Climate change or global warming is frequently blamed for almost everything considered to be slightly out of the norm, and drought is one of those things. Then, again, so is excess rain blamed on global warming, which goes to show just how ludicrous such claims can become. Most, but not all, places go through periods of rain and drought on a somewhat regular cycle and sometimes the rain is heavier than normal and at other times the drought may be longer than normal. Nevertheless, there is nothing abnormal about heavy rain and drought. It is all caused by nature and it occurs naturally and not because of carbon dioxide in the atmosphere.
In late June 2021 a well-publicized heat wave occurred in the Pacific Northwest states of the USA. I write this review a year later with a full year having passed for retrospection to examine what happened, in hopes that we might learn some lessons.
One NPR story captured a headline and narrative that puts many elements of Global Warming Alarmism up for critical examination. The headline,
“Climate Change Is Driving Deadly Weather Disasters From Arizona To Mumbai,”
“It is not necessary to believe false CO2 theory and stories to understand the wild weather in the wild West . . .”
Have you ever wondered why weather-related news stories from the western USA seem to go from hot, dry weather, droughts, extensive wildfires, and forest fires to the other extreme: heavy rainfall seemingly for days on end, often with cliffside houses washing from their perches into the Pacific Ocean? On-line stories are often accompanied with illustrative video. There is a seemingly never-ending string of weather-related stories carrying western datelines, seemingly varying from dry to drenching, from one extreme to another.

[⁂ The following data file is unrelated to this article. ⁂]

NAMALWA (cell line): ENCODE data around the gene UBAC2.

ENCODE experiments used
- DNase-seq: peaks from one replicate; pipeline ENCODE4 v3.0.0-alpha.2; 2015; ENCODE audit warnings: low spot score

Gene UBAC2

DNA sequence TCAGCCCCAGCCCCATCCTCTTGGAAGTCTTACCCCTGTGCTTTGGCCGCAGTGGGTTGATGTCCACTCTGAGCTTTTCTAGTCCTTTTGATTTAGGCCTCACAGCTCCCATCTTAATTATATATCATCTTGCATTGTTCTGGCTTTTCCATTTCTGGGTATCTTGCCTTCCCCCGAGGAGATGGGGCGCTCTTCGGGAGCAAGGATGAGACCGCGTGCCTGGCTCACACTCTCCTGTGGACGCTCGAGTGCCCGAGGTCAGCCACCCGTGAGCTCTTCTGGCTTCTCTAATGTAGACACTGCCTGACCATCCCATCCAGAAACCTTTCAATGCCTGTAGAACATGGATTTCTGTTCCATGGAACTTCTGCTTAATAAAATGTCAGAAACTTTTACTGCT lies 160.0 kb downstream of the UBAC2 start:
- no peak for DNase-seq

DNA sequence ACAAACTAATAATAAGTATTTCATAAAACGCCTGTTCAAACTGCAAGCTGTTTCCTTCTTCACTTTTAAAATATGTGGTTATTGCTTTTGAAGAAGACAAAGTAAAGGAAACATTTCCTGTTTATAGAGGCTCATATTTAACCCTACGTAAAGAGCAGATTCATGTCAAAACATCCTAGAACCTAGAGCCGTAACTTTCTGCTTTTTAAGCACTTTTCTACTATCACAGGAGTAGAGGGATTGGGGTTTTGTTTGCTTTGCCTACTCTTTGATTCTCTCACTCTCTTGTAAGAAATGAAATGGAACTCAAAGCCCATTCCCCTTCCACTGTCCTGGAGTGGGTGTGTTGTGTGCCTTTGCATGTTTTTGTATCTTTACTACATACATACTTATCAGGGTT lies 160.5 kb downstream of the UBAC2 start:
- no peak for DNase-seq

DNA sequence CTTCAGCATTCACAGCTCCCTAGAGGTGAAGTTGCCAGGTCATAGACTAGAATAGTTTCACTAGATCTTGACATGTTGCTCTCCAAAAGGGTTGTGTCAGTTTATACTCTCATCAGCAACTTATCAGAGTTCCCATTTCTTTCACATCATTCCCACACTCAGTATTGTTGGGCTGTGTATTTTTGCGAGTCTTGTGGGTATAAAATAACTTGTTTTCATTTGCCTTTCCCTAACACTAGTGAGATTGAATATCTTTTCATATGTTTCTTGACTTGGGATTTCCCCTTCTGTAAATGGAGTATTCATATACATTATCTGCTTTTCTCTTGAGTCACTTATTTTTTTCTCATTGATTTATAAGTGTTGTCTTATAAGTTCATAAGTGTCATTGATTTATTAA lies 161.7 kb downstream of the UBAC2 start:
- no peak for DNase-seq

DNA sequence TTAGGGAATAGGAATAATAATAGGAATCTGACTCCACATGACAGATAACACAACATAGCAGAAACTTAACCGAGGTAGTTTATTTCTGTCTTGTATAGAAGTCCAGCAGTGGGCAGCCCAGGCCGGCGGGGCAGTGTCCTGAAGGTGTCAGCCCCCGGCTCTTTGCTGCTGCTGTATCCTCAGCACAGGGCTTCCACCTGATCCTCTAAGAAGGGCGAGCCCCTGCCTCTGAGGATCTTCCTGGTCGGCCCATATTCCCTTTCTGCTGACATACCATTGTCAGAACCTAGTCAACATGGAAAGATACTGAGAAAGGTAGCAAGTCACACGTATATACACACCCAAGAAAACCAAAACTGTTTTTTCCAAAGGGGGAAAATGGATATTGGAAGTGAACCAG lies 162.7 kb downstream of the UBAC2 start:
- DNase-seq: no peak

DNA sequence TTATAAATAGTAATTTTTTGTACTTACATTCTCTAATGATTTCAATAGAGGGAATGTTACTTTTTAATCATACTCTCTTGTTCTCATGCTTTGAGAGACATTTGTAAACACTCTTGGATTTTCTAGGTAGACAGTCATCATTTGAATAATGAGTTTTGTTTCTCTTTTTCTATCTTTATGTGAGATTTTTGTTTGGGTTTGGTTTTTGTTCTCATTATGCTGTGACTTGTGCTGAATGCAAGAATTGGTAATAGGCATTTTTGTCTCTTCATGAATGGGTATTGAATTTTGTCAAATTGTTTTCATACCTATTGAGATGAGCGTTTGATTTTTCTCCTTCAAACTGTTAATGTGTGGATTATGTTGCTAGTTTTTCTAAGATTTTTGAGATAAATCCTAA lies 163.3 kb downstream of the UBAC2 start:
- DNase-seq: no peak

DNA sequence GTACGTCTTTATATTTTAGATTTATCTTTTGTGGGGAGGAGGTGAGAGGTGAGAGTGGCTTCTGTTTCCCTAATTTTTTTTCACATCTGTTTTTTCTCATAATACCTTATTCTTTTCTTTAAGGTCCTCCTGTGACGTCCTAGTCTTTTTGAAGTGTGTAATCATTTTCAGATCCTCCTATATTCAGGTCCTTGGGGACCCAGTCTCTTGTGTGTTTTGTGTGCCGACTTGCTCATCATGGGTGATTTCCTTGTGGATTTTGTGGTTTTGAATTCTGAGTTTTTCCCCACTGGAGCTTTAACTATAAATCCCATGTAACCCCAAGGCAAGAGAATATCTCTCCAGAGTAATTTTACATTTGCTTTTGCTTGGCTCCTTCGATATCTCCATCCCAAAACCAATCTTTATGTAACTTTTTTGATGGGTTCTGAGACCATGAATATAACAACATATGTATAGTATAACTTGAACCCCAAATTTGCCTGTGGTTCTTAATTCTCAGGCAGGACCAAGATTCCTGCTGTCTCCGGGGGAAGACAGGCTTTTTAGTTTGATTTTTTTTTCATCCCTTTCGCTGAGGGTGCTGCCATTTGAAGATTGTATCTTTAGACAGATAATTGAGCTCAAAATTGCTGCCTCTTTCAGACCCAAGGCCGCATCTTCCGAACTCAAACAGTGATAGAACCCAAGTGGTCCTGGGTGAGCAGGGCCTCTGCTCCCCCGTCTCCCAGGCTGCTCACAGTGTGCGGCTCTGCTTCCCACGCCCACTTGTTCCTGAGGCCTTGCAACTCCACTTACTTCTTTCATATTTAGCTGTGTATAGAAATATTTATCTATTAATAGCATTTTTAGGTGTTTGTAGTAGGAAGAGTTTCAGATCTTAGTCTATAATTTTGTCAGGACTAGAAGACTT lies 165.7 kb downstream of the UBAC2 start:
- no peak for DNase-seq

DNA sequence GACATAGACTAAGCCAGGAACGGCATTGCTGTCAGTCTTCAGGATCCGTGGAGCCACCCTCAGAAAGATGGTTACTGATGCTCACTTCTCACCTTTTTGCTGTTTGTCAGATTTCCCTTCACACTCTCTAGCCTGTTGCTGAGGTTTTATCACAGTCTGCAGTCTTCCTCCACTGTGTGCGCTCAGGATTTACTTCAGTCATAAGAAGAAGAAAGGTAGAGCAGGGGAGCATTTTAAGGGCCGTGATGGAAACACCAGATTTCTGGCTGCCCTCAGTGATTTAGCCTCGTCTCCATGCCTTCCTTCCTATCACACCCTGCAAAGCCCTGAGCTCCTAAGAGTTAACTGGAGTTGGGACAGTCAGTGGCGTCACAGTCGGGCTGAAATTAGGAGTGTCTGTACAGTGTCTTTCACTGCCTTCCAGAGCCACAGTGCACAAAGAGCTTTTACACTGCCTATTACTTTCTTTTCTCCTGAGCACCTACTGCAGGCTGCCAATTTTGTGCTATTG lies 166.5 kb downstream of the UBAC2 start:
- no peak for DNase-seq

Sometimes climate alarmists claim this is an artifact of our use of fossil fuels, and we are causing these wild excursions because of the increasing amounts of the trace gas CO2 in the atmosphere.
There’s no imminent climate threat to southern New Mexico’s famous chile-producing region
Robert W. Endlich
A NEWS FEATURE WITH DISTURBING MESSAGES
A recent “news feature” in Las Cruces’ Sun-News was full of gloom, portraying a picture of approaching “climate uncertainty” for New
Mexico’s beloved chile pepper crop, because of purported looming drought and increasing temperatures, with a subtext of human-caused CO2-fueled global warming. The front-page article, by Leah Romero from New Mexico in Depth, was accompanied with a foreboding graph and story, showing seemingly unending upward temperatures, copy below, with an aura of authority. After all, the data came from New Mexico’s Land Grant College, Continue reading “Another False Climate Alarm”
” . . . the video short by TIME packs more falsehoods and deliberately misleading statements in such a short period of time, it seems to be establishing its own record of Fake News infamy.”
Maybe it was the tweet issued on 22 August 2019, two days prior to the G7 meeting in Biarritz France, by French President Emmanuel Macron, that focused the main-stream media on “fires in the Amazon.” Macron’s appeal to the G7 principals may have been made with good intentions, but it was soon discovered that the image allegedly of the burning Amazon rain forest was taken by the late photographer Loren McIntyre who passed away in 2003, which meant that the photo used by Macron was at least sixteen years old!
Las Cruces is home to New Mexico’s Land Grant school, New Mexico State University, ostensibly home of The Educated, but some of the climate pronouncements by climate alarmists here have proven to be terribly wrong.
Las Cruces, situated in southern New Mexico, is only an hour’s drive from El Paso, Texas, and is located both in the Mountain West and in the Chihuahuan Desert. As such, it lies in the area where cold season precipitation patterns are governed by the related weather events El Nino Southern Oscillation and its 60-year-long big cousin, the Pacific Decadal Oscillation.